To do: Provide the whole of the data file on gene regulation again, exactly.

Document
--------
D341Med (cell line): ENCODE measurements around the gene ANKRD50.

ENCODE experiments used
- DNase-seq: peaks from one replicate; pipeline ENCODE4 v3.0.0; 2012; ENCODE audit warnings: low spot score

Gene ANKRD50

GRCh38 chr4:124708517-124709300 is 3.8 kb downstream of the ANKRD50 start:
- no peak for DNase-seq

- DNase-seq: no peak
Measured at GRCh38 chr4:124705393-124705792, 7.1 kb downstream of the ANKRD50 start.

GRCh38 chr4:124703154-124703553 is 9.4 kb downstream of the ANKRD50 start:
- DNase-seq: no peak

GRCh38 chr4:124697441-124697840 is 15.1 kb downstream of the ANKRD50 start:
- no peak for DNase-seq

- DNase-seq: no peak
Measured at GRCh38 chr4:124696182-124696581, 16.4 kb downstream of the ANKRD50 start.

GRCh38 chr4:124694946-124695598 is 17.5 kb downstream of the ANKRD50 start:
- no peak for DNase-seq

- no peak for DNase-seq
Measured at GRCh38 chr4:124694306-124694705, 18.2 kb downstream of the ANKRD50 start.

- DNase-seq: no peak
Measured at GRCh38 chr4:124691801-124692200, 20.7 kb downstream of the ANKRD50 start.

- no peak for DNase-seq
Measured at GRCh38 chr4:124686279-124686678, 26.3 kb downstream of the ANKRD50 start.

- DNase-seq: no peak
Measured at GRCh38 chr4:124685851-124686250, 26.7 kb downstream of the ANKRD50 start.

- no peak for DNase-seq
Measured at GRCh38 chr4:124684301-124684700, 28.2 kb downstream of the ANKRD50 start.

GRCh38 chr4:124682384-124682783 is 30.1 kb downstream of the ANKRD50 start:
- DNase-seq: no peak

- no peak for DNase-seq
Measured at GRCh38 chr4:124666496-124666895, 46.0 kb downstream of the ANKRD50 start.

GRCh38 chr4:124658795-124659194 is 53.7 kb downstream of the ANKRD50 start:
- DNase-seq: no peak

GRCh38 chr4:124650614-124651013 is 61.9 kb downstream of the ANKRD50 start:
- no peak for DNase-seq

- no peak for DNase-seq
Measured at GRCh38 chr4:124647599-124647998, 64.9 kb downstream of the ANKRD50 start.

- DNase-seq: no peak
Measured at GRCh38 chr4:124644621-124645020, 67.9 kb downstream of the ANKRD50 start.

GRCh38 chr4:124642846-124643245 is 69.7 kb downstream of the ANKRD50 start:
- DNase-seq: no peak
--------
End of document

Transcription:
D341Med (cell line): ENCODE measurements around the gene ANKRD50.

ENCODE experiments used
- DNase-seq: peaks from one replicate; pipeline ENCODE4 v3.0.0; 2012; ENCODE audit warnings: low spot score

Gene ANKRD50

GRCh38 chr4:124708517-124709300 is 3.8 kb downstream of the ANKRD50 start:
- no peak for DNase-seq

- DNase-seq: no peak
Measured at GRCh38 chr4:124705393-124705792, 7.1 kb downstream of the ANKRD50 start.

GRCh38 chr4:124703154-124703553 is 9.4 kb downstream of the ANKRD50 start:
- DNase-seq: no peak

GRCh38 chr4:124697441-124697840 is 15.1 kb downstream of the ANKRD50 start:
- no peak for DNase-seq

- DNase-seq: no peak
Measured at GRCh38 chr4:124696182-124696581, 16.4 kb downstream of the ANKRD50 start.

GRCh38 chr4:124694946-124695598 is 17.5 kb downstream of the ANKRD50 start:
- no peak for DNase-seq

- no peak for DNase-seq
Measured at GRCh38 chr4:124694306-124694705, 18.2 kb downstream of the ANKRD50 start.

- DNase-seq: no peak
Measured at GRCh38 chr4:124691801-124692200, 20.7 kb downstream of the ANKRD50 start.

- no peak for DNase-seq
Measured at GRCh38 chr4:124686279-124686678, 26.3 kb downstream of the ANKRD50 start.

- DNase-seq: no peak
Measured at GRCh38 chr4:124685851-124686250, 26.7 kb downstream of the ANKRD50 start.

- no peak for DNase-seq
Measured at GRCh38 chr4:124684301-124684700, 28.2 kb downstream of the ANKRD50 start.

GRCh38 chr4:124682384-124682783 is 30.1 kb downstream of the ANKRD50 start:
- DNase-seq: no peak

- no peak for DNase-seq
Measured at GRCh38 chr4:124666496-124666895, 46.0 kb downstream of the ANKRD50 start.

GRCh38 chr4:124658795-124659194 is 53.7 kb downstream of the ANKRD50 start:
- DNase-seq: no peak

GRCh38 chr4:124650614-124651013 is 61.9 kb downstream of the ANKRD50 start:
- no peak for DNase-seq

- no peak for DNase-seq
Measured at GRCh38 chr4:124647599-124647998, 64.9 kb downstream of the ANKRD50 start.

- DNase-seq: no peak
Measured at GRCh38 chr4:124644621-124645020, 67.9 kb downstream of the ANKRD50 start.

GRCh38 chr4:124642846-124643245 is 69.7 kb downstream of the ANKRD50 start:
- DNase-seq: no peak